You shall not take the name of the LORD your God in vain, for the LORD will not hold him guiltless who takes his name in vain.
– Exodus 20:7
I guess I can add this to the Bible Misunderstandings category. I say that because I always heard this commandment explained as not using God’s name as a swear word or something like that. While that is certainly something to avoid, the actual meaning of the verse holds more depth than that. The word commonly rendered as “vain” also means empty and can connote lying or just empty speech of other kinds.
This is the command Jesus was speaking about when He told people not to swear oaths at all because we typically break our oaths. If we make promises and invoke God’s character with phrases like “I swear on the Bible,” or “by God” or any other number of permutations, and find we are unable to keep them; that empties God’s name of meaning in the eyes of others. So don’t even do it, simple instruction from Jesus.
This came to mind when I was reading some sports stories last night and I saw some news about Coach Tressel from Ohio State. In full disclosure, I have never liked OSU very much and as a Razorback fan, my opinion didn’t go up any in the wake of the scandal that hit before the bowl game this past season. But Tressel has inadvertently provided an object lesson of the lesser realized meaning of this command, because suddenly there are people who are dragging God’s name through the mud a bit on his account.
For those who are unaware of college football goings on, several Ohio State players violated NCAA rules by selling merchandise for benefits and when the story broke last December, Tressel acted with complete surprise and shock and lobbied to allow these boys to play in the bowl game. Now, the truth is out that Tressel wasn’t caught off-guard in December; he had known about the problem since April of last year. Instead of taking responsibility, he ducked for cover until he could hide the truth no longer. He is now facing consequences for his own rule breaking as well, but some of you may now be asking, “how does this drag God’s name through the mud?”
Well, as I was reading stories about this new development, I came across this news item from a local media outlet. This article is making a case for why Tressel should be fired for his offenses and includes the following:
When Regular Joe with a normal job breaches his contract, he gets the boot.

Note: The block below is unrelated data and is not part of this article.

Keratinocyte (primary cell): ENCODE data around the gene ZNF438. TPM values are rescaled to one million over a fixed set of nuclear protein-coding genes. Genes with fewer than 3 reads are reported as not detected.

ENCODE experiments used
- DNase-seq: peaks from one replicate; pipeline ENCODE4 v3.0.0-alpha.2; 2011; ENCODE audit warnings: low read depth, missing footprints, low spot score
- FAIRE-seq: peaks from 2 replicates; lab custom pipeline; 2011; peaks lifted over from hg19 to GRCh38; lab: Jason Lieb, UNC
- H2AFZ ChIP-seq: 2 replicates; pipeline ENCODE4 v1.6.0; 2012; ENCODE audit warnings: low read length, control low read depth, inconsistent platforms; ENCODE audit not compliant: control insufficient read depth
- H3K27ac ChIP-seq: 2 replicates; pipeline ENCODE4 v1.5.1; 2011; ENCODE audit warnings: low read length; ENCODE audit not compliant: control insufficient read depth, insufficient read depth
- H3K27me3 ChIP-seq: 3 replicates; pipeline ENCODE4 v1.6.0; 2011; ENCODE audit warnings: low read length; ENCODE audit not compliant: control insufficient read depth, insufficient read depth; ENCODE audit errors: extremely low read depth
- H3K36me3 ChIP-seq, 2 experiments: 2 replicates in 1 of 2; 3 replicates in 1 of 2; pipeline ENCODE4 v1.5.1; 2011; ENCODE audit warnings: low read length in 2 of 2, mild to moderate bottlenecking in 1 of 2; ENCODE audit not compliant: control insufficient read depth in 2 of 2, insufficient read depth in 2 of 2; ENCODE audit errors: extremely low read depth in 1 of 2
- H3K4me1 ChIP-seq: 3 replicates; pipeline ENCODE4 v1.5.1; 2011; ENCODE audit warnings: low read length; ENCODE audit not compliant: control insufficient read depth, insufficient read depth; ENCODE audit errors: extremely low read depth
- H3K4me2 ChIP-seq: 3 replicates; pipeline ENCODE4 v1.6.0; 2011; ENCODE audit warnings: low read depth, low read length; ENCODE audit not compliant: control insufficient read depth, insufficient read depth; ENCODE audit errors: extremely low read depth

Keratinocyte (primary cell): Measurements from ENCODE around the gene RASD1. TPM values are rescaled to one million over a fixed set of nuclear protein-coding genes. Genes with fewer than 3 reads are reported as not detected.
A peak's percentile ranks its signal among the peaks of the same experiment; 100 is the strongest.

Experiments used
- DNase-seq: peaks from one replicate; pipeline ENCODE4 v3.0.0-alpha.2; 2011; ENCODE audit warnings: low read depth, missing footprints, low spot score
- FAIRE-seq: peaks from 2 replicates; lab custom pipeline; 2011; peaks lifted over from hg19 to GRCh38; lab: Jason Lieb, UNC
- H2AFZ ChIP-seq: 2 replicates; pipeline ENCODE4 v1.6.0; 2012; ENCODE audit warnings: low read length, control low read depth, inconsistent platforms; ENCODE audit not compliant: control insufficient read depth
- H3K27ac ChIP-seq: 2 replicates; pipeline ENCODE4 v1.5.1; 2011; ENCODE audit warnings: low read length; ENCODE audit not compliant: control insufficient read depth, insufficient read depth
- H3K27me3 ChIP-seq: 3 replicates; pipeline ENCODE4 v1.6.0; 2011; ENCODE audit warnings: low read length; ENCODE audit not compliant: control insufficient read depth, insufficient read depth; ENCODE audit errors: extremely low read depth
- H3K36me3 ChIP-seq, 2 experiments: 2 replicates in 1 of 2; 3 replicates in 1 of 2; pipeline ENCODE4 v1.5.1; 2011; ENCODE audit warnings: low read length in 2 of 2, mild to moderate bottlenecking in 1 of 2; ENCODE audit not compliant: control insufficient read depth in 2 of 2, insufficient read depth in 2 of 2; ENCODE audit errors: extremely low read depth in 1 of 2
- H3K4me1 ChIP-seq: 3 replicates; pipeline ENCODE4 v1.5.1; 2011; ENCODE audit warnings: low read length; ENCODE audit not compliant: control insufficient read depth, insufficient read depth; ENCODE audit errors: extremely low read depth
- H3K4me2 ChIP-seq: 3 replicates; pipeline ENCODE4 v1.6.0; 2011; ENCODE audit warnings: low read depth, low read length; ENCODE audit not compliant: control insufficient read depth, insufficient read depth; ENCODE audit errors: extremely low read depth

So should The Vest.
“I am sorry and disappointed this happened,” Tressel said. “At the time the situation occurred, I thought I was doing the right thing.”
Doing the right thing? Surely a deeply religious man with a newly released book titled “Life Promises for Success: Promises from God on Achieving Your Best” knows the difference between right and wrong.
Or does he?
Maurice Clarett and Troy Smith, the highest-profile players of the Tressel era other than current Buckeye quarterback Terrelle Pryor, were both suspended for accepting improper benefits. Tressel also had a player do the same thing at Youngstown State.
I didn’t know anything about Tressel being a Christian until I saw this. It may be that he doesn’t talk about his faith much (I don’t know), but he wrote a book and invoked God in the title. Now he has given cause for others to “empty the name of God” by his actions and his words. This isn’t Christian media citing the issue, it is the local school paper. I find it a little ironic that a secular media source is so keenly able to spot the problem here. This isn’t even a one time mistake, but appears to be a pattern of behavior. Let me be clear that it is not my intention to single Tressel out for ridicule or judgment. I am citing him because this is a textbook illustration of the point.
It was this same “emptying” of God’s name that won many condemnations for the nation of Israel back in the day as well. Jesus instructed us to hallow God’s name, which means to set it apart or keep it pure. Let us take heed to our Master’s words and be careful how we represent the name of God as the people of God.